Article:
Seafile version is 7.0.5.
The installation is relatively new (couple of months old).
I just randomly checked my Linux server, and found seafile was using 100% CPU time (all CPU cores, checked in “top”) with a process called kswapd0.
It had been running like this for ~4 days.
The server has plenty of RAM, and it was not low on available RAM.
There is nothing odd in the seafile/seahib logs.
Stopping seafile did not stop the seafile process using the CPU time, so i had to kill it.
kswapd0 is the kernel process that manages swap, it isn’t related to seafile. Even when you have free memory it will occasionally copy old stuff from RAM into swap. It will leave it in RAM so it is quickly accessed when needed, but this way if you later run out of RAM, and some of what it copied into swap hasn’t changed, then it can be dropped from ram immediately instead of needing to wait for a write to disk. So some activity from that is expected from time to time.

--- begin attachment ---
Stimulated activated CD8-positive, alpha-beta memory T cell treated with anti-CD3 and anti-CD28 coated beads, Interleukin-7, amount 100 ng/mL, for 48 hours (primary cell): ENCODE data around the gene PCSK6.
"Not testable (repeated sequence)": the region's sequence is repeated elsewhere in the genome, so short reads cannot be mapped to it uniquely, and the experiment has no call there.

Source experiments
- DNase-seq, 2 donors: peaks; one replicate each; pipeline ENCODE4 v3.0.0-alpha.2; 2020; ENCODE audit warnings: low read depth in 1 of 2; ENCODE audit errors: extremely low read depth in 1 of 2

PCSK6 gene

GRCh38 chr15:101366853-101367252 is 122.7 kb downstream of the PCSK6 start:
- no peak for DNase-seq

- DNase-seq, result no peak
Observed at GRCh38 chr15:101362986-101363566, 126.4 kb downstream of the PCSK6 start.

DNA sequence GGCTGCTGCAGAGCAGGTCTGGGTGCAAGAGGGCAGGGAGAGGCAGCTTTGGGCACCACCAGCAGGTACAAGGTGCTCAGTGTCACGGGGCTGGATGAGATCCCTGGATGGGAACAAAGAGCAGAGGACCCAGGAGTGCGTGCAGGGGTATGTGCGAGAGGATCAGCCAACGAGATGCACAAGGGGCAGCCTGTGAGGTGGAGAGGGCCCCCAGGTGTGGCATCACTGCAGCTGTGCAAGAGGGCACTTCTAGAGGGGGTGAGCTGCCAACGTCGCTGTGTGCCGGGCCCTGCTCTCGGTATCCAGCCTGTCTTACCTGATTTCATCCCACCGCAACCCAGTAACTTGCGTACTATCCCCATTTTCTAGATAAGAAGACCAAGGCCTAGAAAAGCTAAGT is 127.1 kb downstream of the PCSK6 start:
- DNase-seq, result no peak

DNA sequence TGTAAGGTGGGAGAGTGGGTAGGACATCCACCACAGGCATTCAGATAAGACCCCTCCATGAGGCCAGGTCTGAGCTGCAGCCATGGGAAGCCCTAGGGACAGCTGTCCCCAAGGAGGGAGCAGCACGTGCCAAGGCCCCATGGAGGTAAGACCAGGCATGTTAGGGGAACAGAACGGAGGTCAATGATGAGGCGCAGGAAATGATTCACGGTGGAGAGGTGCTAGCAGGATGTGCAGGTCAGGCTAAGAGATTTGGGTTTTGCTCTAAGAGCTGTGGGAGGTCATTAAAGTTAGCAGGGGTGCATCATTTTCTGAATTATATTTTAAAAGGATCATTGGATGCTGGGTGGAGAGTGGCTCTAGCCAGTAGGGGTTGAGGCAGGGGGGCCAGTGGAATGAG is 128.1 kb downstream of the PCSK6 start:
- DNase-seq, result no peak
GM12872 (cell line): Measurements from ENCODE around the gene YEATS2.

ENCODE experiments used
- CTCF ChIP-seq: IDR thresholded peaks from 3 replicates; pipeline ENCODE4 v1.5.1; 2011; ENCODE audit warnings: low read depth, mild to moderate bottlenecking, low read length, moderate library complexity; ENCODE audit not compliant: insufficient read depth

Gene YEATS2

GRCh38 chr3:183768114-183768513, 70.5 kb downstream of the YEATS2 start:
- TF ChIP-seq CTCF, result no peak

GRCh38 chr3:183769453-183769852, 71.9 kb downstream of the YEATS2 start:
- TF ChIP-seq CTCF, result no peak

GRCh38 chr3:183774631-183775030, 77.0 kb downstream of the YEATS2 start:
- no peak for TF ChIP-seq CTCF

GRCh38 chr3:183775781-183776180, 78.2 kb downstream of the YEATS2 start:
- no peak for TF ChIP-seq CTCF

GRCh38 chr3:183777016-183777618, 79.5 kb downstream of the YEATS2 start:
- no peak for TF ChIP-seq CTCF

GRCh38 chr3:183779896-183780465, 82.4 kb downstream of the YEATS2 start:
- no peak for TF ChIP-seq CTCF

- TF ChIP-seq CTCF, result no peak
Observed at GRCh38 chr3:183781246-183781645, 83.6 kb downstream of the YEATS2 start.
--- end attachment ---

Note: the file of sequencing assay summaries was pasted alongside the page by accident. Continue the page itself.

Also, Linux will sometimes swap stuff out to make room for more drive cache when doing lots of disk IO. So it might have been pulling something back in from swap. You can turn down the swappiness, here is an article on how to change change that: https://www.howtoforge.com/tutorial/linux-swappiness/
Now with how much CPU usage you were seeing it sounds like something might have been wrong. Check /var/log/syslog (or /var/log/messages on some distributions) for i/o errors on the swap device. I once had an SSD that would appear to the computer to be disconnected under some loads, and occasionally it would cause kswapd0 to spin up to 100% CPU like that, but often did worse. But your situation might be different.